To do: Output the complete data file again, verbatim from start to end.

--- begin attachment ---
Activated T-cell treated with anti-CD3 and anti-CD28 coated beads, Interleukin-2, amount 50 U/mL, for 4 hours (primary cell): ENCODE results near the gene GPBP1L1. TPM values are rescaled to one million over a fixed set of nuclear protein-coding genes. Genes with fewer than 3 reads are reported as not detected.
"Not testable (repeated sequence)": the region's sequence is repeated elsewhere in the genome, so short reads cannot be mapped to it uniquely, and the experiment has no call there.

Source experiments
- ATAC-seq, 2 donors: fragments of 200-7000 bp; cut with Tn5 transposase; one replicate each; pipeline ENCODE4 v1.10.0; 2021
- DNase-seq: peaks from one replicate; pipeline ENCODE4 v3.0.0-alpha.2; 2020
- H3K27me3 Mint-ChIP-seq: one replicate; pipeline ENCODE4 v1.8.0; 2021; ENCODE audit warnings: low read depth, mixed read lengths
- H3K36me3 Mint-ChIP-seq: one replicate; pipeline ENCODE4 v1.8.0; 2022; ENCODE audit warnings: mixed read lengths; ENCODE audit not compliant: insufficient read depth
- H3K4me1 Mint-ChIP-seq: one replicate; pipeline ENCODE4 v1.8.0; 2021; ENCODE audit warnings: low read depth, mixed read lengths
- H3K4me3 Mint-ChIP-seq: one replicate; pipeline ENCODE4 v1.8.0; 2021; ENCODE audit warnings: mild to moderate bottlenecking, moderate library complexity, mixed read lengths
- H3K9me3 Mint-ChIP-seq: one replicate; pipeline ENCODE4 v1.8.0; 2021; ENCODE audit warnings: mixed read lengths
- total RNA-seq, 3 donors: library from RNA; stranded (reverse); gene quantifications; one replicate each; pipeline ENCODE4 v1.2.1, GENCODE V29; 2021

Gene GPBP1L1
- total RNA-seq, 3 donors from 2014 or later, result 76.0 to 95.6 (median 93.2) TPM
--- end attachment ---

Activated T-cell treated with anti-CD3 and anti-CD28 coated beads, Interleukin-2, amount 50 U/mL, for 4 hours (primary cell): ENCODE results near the gene GPBP1L1. TPM values are rescaled to one million over a fixed set of nuclear protein-coding genes. Genes with fewer than 3 reads are reported as not detected.
"Not testable (repeated sequence)": the region's sequence is repeated elsewhere in the genome, so short reads cannot be mapped to it uniquely, and the experiment has no call there.

Source experiments
- ATAC-seq, 2 donors: fragments of 200-7000 bp; cut with Tn5 transposase; one replicate each; pipeline ENCODE4 v1.10.0; 2021
- DNase-seq: peaks from one replicate; pipeline ENCODE4 v3.0.0-alpha.2; 2020
- H3K27me3 Mint-ChIP-seq: one replicate; pipeline ENCODE4 v1.8.0; 2021; ENCODE audit warnings: low read depth, mixed read lengths
- H3K36me3 Mint-ChIP-seq: one replicate; pipeline ENCODE4 v1.8.0; 2022; ENCODE audit warnings: mixed read lengths; ENCODE audit not compliant: insufficient read depth
- H3K4me1 Mint-ChIP-seq: one replicate; pipeline ENCODE4 v1.8.0; 2021; ENCODE audit warnings: low read depth, mixed read lengths
- H3K4me3 Mint-ChIP-seq: one replicate; pipeline ENCODE4 v1.8.0; 2021; ENCODE audit warnings: mild to moderate bottlenecking, moderate library complexity, mixed read lengths
- H3K9me3 Mint-ChIP-seq: one replicate; pipeline ENCODE4 v1.8.0; 2021; ENCODE audit warnings: mixed read lengths
- total RNA-seq, 3 donors: library from RNA; stranded (reverse); gene quantifications; one replicate each; pipeline ENCODE4 v1.2.1, GENCODE V29; 2021

Gene GPBP1L1
- total RNA-seq, 3 donors from 2014 or later, result 76.0 to 95.6 (median 93.2) TPM